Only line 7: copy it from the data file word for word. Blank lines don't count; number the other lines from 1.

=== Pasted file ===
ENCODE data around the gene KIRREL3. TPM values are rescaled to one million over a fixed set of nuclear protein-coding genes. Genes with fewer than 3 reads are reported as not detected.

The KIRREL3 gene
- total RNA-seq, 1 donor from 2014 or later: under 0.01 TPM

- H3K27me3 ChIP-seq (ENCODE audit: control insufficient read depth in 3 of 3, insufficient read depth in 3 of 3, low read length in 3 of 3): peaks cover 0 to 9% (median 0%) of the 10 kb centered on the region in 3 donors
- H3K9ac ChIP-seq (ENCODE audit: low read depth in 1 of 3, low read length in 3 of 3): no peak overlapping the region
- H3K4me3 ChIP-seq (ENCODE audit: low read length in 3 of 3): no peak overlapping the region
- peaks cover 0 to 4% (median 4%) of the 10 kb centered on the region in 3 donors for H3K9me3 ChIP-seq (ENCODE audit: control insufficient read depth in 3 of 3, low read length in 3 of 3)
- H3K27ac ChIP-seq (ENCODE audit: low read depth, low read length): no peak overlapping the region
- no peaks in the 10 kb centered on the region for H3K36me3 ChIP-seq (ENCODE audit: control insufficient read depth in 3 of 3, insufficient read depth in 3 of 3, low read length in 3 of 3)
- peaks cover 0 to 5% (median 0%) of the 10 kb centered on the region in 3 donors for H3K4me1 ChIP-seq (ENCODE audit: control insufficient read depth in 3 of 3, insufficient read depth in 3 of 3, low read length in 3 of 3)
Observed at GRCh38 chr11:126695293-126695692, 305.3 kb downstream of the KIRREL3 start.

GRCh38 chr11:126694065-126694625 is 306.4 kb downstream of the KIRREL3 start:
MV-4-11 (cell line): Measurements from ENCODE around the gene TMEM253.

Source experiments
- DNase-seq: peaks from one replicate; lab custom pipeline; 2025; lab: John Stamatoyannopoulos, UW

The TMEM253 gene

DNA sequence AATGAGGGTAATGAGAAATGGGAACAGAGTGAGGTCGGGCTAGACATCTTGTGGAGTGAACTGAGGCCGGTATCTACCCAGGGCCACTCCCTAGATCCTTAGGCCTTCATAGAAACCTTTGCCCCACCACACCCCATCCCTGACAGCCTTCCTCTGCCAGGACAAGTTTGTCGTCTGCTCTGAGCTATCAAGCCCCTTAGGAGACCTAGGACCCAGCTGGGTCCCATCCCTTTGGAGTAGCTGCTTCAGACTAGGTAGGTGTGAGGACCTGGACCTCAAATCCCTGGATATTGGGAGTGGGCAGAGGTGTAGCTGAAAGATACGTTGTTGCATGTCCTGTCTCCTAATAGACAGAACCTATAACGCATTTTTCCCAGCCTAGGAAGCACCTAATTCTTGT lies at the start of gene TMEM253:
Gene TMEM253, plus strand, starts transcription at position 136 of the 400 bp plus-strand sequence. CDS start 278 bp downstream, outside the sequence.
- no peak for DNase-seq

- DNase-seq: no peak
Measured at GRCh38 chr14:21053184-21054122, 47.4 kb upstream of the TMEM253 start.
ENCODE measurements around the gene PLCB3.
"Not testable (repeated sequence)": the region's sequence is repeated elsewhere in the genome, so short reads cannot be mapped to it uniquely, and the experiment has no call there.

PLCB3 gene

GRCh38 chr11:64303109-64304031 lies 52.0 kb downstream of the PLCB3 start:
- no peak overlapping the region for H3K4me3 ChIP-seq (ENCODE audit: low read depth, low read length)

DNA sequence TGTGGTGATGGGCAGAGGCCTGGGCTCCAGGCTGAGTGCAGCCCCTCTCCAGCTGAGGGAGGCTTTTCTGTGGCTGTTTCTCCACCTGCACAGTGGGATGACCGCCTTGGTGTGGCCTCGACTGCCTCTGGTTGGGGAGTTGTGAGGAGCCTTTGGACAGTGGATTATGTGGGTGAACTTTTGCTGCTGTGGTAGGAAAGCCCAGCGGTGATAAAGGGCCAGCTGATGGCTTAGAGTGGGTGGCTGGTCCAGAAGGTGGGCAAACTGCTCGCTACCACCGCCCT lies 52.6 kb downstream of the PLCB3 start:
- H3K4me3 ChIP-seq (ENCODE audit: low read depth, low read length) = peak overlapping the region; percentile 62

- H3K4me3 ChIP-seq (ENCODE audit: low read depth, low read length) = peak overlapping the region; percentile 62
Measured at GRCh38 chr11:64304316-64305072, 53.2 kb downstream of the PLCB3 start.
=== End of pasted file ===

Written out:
- peaks cover 0 to 4% (median 4%) of the 10 kb centered on the region in 3 donors for H3K9me3 ChIP-seq (ENCODE audit: control insufficient read depth in 3 of 3, low read length in 3 of 3)